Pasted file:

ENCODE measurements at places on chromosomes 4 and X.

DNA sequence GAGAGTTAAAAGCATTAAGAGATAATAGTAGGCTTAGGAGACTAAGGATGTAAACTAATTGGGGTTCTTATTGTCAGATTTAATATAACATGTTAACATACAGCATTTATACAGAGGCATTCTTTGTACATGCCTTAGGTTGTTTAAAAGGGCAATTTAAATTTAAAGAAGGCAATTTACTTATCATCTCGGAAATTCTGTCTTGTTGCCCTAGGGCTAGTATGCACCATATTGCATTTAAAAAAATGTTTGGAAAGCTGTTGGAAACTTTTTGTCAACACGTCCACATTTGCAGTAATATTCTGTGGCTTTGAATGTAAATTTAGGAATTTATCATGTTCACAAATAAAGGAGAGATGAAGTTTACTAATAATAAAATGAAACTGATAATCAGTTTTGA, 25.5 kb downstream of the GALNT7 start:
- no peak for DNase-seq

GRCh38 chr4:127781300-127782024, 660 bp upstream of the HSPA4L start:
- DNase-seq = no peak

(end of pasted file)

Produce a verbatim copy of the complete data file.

ENCODE measurements at places on chromosomes 4 and X.

DNA sequence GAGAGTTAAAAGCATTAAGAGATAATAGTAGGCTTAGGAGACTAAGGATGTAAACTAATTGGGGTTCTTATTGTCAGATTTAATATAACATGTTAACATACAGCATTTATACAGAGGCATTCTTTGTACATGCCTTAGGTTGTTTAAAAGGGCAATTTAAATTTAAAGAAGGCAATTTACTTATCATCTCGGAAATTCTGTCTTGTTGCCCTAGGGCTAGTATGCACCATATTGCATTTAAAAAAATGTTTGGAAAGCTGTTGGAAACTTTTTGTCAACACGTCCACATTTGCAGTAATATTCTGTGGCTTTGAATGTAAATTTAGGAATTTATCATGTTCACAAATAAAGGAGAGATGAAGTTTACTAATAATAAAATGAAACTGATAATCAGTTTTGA, 25.5 kb downstream of the GALNT7 start:
- no peak for DNase-seq

GRCh38 chr4:127781300-127782024, 660 bp upstream of the HSPA4L start:
- DNase-seq = no peak